Zuisen is perhaps the largest distiller of Awamori in Okinawa. This Hakuryu represents their entry level Awamori, though they have domestic varieties that are aged at more than 20 years. Like all Awamori, this represents a full flavored shochu with a great deal of complexity. These spirits are difficult to place flavor-wise and the only that I was able to distinguish clearly from Zuisen was a molasses palate. Unlike other Awamori I’ve had this one is quite balanced. I wouldn’t necessarily call it smooth, but it is mellow for the style.
Vast shochu selection at Mitsuwa Marketplace in Edgewater, NJ. Easily the largest shochu selection I’ve seen outside of Japan. Really impressive selection.
What to choose?!
I came home with:
Gyokuro – a green tea shochu ($28.99)
Jinkoo – a mugi (barley) shochu from the same distiller ($28.99)
Kagemusha – an imo (sweet potato) shochu ($19.99)
Akanone Ninjin – a carrot shochu ($34.99)
Toki No Kokuin – a rice shochu ($24.99)
Enma – a mugi shochu ($29.99)
Akamaoh – an imo shochu ($24.99)
This represents just a small portion of their selection. I see many, many trips back to Mitsuwa in my future.… Read More “Mitsuwa Shochu Aisle”
Ginza no Suzume Kohaku may be the first shochu I tried that showed just how diverse and complex this style of spirit can be. Ginza is a barley shochu, much like iichiko, which I consider a super easy drinking, mild, tasty starter-shochu, yet the two couldn’t be more different. Ginza is aged in repurposed American white oak bourbon barrels. This gives the shochu its yellowish tint and oaky, smokey nose and taste. On the pallette it starts with the strangely oaken, earthy flavor that transforms into a sweet caramel.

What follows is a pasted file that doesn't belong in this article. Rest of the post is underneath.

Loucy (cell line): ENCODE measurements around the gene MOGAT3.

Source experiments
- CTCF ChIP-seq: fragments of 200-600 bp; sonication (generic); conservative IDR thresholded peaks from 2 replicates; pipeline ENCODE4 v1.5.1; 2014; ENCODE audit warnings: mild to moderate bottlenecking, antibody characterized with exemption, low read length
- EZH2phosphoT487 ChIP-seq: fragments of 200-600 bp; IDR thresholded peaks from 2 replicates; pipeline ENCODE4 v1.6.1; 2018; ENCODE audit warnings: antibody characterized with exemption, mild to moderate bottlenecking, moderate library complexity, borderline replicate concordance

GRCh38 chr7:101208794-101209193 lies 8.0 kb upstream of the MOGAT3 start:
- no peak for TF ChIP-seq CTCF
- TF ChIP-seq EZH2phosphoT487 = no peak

I've been eyeing Kaido iwai no aka for well over a year. The stunning red bottle is undoubtably alluring and "iwai no aka" refers to the celebratory red color of the bottle. The shochu, however is clear. I remember sitting at an izakaya in midtown Manhattan and watching enviously as a Japanese customer poured from the gorgeous bottle.
More often than not when I introduce Americans to shochu, they almost invariably think I said soju, and unless they're indiscriminate drinkers they're not that interested in trying "soju" again. Like many Americans, I'd heard of Korean soju long before I'd heard of Japanese shochu. I suppose this is because in the U.S. soju is often available in Korean restaurants while shochu is rarely available in Japanese restaurants.
Jougo was my first introduction to “black sugar” shochu. Black sugar is a richer, darker Asian version of western brown sugar. It contains molasses and sugar cane. And it’s delicious. If you can find black sugar in your local Asian market, pick some up and experiment with it as a replacement for other sweeteners. Jougo is smooth, sweet, and rounded. It lacks the complexity of many other shochus, but it’s easy drinking. It’s not as sweet as you’d expect from something distilled from a sugar, which is probably due to the spring water added at the end of the distillation process.